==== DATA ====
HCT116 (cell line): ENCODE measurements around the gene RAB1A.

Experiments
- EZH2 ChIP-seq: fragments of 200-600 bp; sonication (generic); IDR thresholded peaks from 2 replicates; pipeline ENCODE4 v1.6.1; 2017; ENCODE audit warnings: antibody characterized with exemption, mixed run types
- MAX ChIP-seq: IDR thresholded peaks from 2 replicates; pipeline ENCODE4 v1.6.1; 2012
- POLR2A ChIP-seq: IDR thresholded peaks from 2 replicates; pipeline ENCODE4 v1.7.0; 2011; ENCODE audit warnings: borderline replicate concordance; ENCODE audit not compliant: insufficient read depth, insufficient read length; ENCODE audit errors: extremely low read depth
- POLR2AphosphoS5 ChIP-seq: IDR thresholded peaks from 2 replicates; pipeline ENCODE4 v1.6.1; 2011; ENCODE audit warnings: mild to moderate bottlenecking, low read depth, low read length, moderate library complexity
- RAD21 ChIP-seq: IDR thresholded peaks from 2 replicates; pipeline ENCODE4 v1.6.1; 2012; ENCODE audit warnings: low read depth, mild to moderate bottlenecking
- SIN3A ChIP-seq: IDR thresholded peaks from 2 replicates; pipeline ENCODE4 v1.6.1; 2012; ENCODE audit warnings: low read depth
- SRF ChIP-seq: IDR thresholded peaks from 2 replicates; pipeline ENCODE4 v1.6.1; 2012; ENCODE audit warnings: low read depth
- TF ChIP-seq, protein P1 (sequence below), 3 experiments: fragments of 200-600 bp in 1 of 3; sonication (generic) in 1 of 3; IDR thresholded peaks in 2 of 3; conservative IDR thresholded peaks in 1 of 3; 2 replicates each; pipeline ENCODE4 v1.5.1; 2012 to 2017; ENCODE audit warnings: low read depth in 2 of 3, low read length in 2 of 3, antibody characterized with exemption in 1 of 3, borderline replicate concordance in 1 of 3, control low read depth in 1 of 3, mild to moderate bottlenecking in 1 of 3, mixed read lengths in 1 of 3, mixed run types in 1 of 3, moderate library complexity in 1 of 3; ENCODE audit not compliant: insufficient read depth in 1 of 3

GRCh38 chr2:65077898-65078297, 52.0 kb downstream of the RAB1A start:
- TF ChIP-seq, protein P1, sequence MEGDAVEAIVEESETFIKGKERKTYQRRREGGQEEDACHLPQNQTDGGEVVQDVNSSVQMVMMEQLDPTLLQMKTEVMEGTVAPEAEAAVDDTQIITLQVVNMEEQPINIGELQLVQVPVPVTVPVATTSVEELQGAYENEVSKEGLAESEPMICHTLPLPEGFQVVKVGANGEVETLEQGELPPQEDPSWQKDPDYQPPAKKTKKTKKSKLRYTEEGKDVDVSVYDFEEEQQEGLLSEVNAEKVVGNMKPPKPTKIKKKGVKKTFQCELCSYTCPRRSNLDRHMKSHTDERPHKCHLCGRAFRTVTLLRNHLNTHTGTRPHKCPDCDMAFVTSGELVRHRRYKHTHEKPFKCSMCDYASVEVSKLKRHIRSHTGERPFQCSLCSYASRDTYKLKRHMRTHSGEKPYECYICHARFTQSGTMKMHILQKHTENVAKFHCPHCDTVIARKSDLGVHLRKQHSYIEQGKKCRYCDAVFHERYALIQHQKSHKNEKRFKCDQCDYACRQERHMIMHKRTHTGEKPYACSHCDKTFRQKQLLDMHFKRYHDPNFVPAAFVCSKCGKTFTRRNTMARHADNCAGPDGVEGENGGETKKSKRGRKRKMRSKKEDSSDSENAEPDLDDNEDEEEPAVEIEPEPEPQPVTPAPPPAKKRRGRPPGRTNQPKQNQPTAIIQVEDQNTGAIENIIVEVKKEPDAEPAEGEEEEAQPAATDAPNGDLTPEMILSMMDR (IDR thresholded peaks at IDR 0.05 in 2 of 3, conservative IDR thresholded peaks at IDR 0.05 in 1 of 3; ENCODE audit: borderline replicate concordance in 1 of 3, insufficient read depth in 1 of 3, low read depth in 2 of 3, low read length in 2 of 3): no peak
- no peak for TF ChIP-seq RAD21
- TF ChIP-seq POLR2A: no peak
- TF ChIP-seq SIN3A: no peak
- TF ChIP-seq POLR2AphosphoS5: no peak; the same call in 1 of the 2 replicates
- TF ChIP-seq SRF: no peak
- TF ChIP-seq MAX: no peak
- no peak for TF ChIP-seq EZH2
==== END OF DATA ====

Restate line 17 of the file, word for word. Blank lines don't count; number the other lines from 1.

- TF ChIP-seq SRF: no peak